Slideshow: The Year in Space (Brian Peterson / The Bismarck Tribune via AP) Back to slideshow navigation
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Explainer: Out-of-this-world destinations

  • NASA

    We are headed to Mars ... eventually. But first we need the rocket technology and human spaceflight savvy to get us there safely and efficiently. And the best way to do that is to visit places such as asteroids, our moon, a Martian moon and even no man's lands in space called "Lagrange points," NASA administrator Charles Bolden explained during the unveiling of the agency's revised vision for space exploration.

    The vision shifts focus away from a return to the moon as part of a steppingstone to Mars in favor of what experts call a "flexible path" to space exploration, pushing humans ever deeper into the cosmos.

    Click the "Next" label to check out six other potential destinations astronauts may visit in the years and decades to come en route to Mars.

    — John Roach, msnbc.com contributor

  • Lessons to learn on the space station

    NASA

    The cooperation required to build and maintain the International Space Station will be a key to propelling humans on to Mars, according to Louis Friedman, co-founder of The Planetary Society. The society is a space advocacy organization that supports the flexible path to space exploration. In fact, the space station itself could be a training ground for Mars-bound astronauts.

    Astronauts can spend ever longer blocks of time on the station to gain experience in long-duration flights, for example. They could also practice extravehicular activities akin to those expected on a Mars mission, Friedman noted.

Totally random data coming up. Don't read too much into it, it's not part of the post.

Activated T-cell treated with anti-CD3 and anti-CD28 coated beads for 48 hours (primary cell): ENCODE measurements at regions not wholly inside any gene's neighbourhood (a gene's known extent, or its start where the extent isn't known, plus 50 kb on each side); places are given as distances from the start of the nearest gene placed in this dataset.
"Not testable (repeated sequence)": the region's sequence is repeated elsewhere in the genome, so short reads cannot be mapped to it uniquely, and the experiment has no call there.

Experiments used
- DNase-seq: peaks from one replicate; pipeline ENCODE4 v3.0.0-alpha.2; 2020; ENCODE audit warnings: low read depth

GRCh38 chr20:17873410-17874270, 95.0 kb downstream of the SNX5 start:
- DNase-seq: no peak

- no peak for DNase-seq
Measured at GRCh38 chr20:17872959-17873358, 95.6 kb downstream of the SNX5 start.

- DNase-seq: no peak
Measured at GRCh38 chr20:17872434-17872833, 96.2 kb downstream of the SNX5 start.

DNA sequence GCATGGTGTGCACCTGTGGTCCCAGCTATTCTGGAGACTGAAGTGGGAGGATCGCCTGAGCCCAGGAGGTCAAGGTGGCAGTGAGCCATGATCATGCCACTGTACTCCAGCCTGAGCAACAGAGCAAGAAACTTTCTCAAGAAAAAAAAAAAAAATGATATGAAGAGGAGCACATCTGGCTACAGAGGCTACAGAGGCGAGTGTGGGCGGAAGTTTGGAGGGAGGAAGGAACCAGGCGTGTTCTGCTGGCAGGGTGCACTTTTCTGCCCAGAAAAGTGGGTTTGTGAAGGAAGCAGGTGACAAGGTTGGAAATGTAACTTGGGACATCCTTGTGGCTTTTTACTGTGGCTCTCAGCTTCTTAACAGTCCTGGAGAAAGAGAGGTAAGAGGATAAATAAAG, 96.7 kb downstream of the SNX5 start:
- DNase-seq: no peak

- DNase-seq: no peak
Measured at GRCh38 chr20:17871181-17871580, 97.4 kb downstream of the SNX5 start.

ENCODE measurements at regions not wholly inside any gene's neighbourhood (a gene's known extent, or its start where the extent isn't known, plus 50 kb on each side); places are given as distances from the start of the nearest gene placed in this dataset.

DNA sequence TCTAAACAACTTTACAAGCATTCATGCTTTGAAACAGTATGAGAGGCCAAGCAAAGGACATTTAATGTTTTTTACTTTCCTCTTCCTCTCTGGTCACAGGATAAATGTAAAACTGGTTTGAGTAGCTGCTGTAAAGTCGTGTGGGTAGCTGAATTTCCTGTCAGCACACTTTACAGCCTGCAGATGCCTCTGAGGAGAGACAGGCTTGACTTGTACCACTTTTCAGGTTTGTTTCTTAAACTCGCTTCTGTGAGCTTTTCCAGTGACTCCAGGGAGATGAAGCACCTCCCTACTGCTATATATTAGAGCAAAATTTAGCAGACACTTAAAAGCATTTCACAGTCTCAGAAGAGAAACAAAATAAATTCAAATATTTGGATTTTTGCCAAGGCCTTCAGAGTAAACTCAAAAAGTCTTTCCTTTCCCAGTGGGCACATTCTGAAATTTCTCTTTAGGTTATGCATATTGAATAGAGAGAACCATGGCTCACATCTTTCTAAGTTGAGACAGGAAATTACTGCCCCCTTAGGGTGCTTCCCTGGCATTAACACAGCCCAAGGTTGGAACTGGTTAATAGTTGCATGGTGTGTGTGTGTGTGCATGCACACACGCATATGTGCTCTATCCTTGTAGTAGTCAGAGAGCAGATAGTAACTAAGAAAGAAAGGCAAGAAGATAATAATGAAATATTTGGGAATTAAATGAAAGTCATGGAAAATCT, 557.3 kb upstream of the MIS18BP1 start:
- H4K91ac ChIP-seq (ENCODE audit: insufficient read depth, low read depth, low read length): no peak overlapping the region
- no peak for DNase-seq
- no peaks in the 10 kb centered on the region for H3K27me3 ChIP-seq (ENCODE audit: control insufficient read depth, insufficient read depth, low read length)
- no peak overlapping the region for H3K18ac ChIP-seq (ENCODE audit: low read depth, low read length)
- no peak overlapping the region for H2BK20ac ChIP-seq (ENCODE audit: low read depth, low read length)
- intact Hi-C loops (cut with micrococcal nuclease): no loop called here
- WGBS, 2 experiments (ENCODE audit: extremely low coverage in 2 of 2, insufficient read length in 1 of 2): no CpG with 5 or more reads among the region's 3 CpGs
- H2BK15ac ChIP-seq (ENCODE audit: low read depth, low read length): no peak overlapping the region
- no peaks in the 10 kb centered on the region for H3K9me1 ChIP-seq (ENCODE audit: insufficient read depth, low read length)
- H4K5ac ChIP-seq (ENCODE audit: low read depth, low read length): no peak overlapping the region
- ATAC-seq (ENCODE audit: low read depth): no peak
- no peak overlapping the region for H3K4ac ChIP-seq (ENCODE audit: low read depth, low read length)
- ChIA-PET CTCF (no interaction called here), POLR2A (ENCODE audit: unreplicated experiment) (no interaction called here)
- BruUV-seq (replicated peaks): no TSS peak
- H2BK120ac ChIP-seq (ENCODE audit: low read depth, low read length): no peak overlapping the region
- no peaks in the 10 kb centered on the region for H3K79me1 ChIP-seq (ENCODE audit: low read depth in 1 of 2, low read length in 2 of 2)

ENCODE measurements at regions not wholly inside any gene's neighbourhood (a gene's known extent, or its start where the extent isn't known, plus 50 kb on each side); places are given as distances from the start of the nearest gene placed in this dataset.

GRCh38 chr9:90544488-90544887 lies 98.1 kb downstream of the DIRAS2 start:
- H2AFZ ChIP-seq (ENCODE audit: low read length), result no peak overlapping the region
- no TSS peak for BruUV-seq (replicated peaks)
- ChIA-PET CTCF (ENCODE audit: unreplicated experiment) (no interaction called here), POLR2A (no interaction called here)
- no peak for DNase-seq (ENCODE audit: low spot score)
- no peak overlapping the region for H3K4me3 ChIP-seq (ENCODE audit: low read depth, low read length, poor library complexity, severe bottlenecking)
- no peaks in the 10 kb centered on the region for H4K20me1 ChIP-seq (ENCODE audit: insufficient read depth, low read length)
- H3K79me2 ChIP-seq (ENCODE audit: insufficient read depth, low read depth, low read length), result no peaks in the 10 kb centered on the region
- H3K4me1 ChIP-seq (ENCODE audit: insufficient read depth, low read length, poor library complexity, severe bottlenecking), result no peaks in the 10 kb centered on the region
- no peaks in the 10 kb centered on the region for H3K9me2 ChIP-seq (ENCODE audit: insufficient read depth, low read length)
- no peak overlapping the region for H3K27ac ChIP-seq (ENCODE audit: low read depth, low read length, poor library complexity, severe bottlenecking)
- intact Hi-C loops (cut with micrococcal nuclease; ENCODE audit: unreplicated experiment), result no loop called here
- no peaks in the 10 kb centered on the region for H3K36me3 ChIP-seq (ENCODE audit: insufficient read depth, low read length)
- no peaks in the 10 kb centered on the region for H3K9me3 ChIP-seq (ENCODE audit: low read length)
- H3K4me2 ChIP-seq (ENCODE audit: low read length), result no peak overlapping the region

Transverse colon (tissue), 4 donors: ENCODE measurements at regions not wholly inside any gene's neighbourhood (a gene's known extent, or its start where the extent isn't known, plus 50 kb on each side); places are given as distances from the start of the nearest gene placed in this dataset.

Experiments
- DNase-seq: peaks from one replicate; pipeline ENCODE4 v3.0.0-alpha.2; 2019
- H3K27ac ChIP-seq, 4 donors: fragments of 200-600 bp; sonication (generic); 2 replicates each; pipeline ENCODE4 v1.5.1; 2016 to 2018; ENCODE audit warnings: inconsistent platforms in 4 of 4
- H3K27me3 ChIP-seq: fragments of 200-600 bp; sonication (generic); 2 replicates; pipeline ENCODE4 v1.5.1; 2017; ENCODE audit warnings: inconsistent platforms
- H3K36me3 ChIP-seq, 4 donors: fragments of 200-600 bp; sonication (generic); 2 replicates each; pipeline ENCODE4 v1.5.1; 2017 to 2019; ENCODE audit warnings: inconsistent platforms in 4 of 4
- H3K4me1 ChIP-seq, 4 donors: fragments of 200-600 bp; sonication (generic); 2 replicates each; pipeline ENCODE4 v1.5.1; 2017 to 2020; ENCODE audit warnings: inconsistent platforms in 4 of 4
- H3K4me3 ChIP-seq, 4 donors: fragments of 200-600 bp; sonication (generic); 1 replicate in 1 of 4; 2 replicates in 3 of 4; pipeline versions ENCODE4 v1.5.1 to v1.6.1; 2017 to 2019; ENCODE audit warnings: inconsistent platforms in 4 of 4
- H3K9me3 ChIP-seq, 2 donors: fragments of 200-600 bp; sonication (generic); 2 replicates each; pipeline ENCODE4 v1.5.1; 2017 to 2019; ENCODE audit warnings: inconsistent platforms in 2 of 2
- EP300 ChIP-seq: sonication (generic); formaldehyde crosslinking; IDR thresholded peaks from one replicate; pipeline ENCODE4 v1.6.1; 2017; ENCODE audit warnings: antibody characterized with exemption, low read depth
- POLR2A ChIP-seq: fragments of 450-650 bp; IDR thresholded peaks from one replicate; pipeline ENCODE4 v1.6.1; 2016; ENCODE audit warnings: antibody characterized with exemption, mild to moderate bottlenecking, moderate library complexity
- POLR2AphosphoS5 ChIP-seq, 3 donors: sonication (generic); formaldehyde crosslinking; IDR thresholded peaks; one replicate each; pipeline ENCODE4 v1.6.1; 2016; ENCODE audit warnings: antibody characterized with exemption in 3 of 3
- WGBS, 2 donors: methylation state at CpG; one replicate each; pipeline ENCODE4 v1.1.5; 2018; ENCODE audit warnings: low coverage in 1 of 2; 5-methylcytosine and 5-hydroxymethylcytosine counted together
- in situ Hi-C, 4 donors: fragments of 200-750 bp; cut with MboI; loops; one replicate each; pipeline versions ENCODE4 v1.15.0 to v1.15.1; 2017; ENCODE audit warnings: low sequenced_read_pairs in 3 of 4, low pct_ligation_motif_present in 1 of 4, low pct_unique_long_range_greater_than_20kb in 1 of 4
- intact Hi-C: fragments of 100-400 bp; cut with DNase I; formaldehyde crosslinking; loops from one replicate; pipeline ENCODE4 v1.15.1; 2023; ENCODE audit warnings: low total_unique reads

• Lunar orbit, a test of new technology

    NASA

    Lunar orbit, too, is a familiar destination for human spaceflight, but a return to the familiar with new technology would allow astronauts to test the engineering of systems designed to go deeper into space, according to Friedman.

    A return to the moon is still in the cards on the flexible path, but going to lunar orbit first defers the cost of developing the landing and surface systems needed to get in and out of the lunar gravity well, according to experts.

    The famous "Earthrise" image shown here was made in 1968 during Apollo 8, the first human voyage to orbit the moon.

  • Stable no man's lands in space

    NASA / WMAP Science Team

    There are places in space where the gravitational pulls of Earth and the moon, or Earth and the sun, have a balancing effect on a third body in orbit. Those five locations, known as Lagrange points, could offer relatively stable parking spots for astronomical facilities such as space telescopes or satellites. Human spaceflights to these points would allow astronauts to service these instruments.

    In addition, space experts believe a trip to a Lagrange point could serve as a training mission for astronauts headed to points deeper in space, such as an asteroid. Nevertheless, reaching a Lagrange point would be more of a technical achievement than a scientific achievement, according to Friedman. "It is an empty spot in space," he said.